The opinion in Pang v. Sun Assurance Co. of Canada, 37 Haw. 208 Hawaii, 218, after referring to several decisions by United States courts, says: 'Those cases are authority for the admitted proposition that no 'formal' declaration is necessary to the creation of a 'state of war', and that by making payment to the officers and men engaged on a war basis and other informal acts the Congress recognizes the existence of a 'condition' of war.' See also Hamilton v. McClaughry, C.C., 136 F. 445, 451; Bas v. Tingy, 4 Dall. 37, 1 L.Ed. 731, 733-734; State of Virginia v. West Virginia, 11 Wall. 39, 20 L.Ed. 67, 72-73; Wharton v. Wise, 153 U.S. 155, 38 L.Ed. 669, 676.

When the United Nations, after the invasion of South Korea in 1950, called upon member nations to render assistance to repel the invasion, the United States promptly furnished its vigorous support, and combatant activities to which the armed forces of the United States were committed commenced in Korea on or about June 25, 1950, and continued without interruption to and including the date of the death of the insured, Benjamin Earle Meadows. Army, Navy, Marine Corps and Air Force personnel of the United States in great numbers participated in combat with the enemy forces of North Korea, and later with those also of Communist China. Congressional support of the action in Korea, which we know was in fact war on a large scale, was necessary, and was freely and generously given in many Acts of Congress by which provision was made for support of the armed forces employed, for increased military man power and equipment, and for economic stabilization. Many of those Acts of Congress, including vast appropriations for the support of the armed forces in Korea, are referred to in the dissenting opinion of Chief Justice Vinson in the steel mill seizure case, Youngstown Sheet Tube Co. v. Sawyer, 343 U.S. 579, 72 S.Ct. 863, 96 L.Ed. 1153, 1215, 1216-1218, 26 A.L.R.2d 1378. Reference is there made to the one hundred thirty billion dollars appropriated by Congress for our armed defense and for military assistance to our Allies since the June, 1950, attack in Korea, to the Mutual Security Act of 1951, 22 U.S.C.A. § 1651 et seq., to the grant by Congress of authority to draft men into the armed forces, to the increase in appropriations to the Department of Defense, which had averaged less than thirteen billion dollars per year for the three years before the attack in Korea, to forty-eight billion dollars for the year 1951. There were other Acts of Congress recognizing the existence of war in Korea and enabling the government to prosecute it with vigor and efficiency, such as the Servicemen's Indemnity Act, 38 U.S.C.A. § 851 et seq., a new GI Bill of Rights, 38 U.S.C.A. § 694 et seq., the 1950 Amendment to the Revenue Act, 26 U.S.C.A. and again more appropriations. Those Acts were in acknowledgment of the fact of war in which the Nation was engaged. And to use the language of Justice Grier in his opinion in the Prize cases above quoted, if it is necessary to the technical existence of war that it have legislative sanction, the Acts of Corgress above referred to gave that sanction.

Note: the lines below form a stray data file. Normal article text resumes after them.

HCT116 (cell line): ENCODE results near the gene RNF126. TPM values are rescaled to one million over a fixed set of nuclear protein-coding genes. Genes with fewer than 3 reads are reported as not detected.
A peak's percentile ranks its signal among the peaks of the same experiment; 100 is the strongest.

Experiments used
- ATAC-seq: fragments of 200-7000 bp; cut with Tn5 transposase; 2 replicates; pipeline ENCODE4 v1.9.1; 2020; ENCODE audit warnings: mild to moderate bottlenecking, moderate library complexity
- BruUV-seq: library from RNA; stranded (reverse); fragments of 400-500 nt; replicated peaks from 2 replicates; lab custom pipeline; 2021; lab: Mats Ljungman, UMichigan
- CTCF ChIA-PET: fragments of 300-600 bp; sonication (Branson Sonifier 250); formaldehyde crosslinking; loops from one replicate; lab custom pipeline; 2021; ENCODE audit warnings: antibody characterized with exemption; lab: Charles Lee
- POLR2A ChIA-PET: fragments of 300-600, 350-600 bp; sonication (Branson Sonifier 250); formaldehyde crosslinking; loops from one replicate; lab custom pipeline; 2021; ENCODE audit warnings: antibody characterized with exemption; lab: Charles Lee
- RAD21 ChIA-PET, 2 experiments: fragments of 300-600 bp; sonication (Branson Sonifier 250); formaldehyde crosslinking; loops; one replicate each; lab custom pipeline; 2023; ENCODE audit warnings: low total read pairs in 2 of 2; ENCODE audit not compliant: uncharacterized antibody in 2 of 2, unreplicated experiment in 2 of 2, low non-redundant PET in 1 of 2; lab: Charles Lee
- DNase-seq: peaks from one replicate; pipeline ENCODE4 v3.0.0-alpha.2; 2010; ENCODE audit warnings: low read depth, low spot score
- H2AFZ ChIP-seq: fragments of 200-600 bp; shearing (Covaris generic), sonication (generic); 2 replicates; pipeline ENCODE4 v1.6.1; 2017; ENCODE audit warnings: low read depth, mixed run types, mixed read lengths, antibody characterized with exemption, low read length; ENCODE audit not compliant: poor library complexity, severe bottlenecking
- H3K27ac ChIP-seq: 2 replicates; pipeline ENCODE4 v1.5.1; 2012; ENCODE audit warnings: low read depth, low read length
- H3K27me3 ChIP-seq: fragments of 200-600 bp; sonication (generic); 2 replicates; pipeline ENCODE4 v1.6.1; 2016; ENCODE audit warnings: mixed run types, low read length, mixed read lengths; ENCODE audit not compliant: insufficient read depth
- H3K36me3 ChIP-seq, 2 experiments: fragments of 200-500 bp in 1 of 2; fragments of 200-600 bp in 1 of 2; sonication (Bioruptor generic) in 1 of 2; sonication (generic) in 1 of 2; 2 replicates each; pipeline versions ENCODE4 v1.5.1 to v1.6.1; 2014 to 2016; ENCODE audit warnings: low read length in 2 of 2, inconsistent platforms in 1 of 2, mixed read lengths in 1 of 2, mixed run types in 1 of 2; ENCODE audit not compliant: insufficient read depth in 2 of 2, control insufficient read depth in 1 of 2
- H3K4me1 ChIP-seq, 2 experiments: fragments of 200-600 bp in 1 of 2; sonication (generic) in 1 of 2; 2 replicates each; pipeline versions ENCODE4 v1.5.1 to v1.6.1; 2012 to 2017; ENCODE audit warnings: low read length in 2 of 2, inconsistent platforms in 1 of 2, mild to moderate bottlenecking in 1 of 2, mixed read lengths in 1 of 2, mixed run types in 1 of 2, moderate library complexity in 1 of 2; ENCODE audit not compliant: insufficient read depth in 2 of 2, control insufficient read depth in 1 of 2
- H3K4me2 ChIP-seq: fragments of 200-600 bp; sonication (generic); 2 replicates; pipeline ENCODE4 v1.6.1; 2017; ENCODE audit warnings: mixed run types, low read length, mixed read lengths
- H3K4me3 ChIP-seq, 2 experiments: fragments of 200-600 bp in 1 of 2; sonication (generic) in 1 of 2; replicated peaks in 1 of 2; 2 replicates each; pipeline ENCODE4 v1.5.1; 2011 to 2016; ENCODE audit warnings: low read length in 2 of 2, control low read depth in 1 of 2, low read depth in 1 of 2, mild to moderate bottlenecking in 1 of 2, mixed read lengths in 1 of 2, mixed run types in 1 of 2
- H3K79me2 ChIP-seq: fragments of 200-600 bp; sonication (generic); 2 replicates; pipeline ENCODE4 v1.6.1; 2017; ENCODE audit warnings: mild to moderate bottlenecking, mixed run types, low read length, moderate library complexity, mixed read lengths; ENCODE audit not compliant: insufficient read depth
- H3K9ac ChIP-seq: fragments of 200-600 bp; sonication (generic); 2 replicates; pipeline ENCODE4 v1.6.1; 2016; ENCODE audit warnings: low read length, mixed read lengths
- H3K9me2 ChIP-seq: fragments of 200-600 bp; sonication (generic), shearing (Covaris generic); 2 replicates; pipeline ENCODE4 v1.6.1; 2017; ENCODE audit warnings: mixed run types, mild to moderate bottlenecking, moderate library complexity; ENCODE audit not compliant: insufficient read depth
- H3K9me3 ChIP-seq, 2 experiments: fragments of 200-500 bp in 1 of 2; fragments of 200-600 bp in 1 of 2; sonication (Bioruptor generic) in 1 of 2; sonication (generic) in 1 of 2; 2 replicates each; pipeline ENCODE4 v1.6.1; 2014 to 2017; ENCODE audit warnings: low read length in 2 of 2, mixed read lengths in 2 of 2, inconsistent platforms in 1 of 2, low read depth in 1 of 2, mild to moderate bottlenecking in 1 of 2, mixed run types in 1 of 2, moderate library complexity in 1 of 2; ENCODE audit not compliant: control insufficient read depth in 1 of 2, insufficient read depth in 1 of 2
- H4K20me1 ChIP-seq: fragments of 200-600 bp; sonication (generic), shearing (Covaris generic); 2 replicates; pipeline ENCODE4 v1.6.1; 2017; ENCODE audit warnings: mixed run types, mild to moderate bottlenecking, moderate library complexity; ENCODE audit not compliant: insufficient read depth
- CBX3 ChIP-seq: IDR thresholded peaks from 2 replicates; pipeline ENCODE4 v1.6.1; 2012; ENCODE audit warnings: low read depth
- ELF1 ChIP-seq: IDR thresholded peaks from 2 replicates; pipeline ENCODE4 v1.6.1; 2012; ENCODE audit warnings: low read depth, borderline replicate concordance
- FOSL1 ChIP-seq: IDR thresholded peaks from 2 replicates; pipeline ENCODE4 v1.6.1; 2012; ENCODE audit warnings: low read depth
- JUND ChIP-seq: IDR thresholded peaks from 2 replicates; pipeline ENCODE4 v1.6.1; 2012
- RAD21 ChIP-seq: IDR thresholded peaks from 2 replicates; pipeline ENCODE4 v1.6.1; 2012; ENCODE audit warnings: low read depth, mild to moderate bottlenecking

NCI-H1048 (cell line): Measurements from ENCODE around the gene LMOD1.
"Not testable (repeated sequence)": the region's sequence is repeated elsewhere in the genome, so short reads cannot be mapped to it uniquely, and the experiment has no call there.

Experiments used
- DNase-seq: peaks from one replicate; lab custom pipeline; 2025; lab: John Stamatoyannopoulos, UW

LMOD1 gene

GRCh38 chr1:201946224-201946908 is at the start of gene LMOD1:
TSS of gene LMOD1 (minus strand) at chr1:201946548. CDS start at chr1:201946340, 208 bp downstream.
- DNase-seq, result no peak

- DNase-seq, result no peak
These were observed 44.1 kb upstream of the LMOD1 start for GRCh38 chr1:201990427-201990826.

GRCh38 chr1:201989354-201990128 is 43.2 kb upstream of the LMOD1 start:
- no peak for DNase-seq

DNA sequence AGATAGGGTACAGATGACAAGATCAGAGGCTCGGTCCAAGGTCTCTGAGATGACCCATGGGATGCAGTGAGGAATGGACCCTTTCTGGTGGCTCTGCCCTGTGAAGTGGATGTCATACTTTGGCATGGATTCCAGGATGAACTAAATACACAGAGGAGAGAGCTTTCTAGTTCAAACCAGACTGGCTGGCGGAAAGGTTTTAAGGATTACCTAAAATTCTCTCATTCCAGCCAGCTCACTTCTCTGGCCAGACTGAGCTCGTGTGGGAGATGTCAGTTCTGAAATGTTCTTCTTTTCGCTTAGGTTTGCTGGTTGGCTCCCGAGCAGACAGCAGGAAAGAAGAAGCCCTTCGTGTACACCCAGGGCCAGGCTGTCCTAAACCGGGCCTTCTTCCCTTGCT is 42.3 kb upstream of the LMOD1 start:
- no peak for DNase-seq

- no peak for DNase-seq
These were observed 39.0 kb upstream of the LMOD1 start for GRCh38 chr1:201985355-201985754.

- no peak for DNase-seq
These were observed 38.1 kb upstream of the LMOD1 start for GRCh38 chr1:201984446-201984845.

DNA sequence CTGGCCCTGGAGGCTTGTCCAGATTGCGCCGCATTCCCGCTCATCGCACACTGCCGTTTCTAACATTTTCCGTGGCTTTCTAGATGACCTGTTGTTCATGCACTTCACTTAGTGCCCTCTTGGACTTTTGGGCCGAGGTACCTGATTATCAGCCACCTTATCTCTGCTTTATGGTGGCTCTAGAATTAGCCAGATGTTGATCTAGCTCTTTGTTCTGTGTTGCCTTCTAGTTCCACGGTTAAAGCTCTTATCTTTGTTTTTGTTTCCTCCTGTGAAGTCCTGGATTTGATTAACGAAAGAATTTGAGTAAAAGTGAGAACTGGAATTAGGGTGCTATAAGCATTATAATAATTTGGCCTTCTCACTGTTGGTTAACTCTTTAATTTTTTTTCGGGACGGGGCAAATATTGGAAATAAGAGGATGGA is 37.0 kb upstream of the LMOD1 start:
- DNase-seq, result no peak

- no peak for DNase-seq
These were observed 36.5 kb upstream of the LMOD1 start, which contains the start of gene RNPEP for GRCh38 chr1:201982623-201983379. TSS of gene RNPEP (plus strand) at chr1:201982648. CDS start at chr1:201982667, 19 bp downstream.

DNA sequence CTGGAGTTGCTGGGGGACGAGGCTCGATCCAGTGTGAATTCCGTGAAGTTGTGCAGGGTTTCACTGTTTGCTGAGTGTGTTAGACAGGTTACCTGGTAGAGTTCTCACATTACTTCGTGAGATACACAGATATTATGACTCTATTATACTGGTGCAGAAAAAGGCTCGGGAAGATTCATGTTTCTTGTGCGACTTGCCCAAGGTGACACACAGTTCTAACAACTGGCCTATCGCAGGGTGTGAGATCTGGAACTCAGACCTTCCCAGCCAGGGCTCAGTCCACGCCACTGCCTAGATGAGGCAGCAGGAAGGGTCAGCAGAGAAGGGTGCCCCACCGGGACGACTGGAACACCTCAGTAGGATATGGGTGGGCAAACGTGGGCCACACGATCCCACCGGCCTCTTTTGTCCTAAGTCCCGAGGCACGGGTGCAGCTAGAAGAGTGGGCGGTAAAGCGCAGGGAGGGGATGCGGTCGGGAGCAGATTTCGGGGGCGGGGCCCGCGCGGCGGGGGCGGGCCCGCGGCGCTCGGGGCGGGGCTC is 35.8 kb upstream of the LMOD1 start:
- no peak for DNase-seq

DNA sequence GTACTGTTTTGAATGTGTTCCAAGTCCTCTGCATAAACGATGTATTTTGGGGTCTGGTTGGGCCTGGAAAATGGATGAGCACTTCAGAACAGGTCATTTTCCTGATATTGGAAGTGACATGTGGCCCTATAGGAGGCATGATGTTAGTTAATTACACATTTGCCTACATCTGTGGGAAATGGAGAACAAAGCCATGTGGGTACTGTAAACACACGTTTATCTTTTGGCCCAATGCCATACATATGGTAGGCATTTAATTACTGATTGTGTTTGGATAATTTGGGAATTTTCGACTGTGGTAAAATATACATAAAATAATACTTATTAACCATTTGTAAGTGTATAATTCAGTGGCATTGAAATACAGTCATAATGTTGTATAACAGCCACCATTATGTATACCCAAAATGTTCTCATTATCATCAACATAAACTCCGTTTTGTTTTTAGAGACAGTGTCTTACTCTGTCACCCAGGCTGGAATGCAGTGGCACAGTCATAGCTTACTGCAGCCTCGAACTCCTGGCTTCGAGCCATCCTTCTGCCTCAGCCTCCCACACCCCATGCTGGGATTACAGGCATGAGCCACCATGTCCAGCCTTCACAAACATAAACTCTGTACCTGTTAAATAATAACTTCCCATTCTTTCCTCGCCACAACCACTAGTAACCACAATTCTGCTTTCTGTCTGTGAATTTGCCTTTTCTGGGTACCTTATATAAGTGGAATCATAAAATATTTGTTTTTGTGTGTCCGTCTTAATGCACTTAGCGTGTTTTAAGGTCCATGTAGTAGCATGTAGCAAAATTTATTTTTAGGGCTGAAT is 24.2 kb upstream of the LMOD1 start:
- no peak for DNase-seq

Decision of this case could well be placed on the ground that if the word 'war' used in the policies of insurance was intended to mean 'technical war', or 'legal war', that is, war declared by Congress, the Acts of Congress prior to the death of the insured should be considered in effect to amount to a declaration of war. We prefer, however, to meet squarely the very question presented, which is whether the word 'war' used in the phrase 'in time of war' in the policies means war in fact or means war declared by Congress.

It is the settled law in this state that contracts of insurance in their construction are governed by the same rules as other contracts, and that terms used in them are to be given their plain, ordinary and generally accepted meaning unless the instrument itself shows them to have been used in a technical or different sense. Hall v. Mutual Benefit Health Accident Ass'n, Tex.Civ.App., 220 S.W.2d 934, 936, application for writ of error refused; Aetna Life Insurance Co. v. Reed, Tex.Sup., 251 S.W.2d 150, 152-153; National Security Life Casualty Co. v. Davis, Tex.Sup., 257 S.W.2d 943, 944.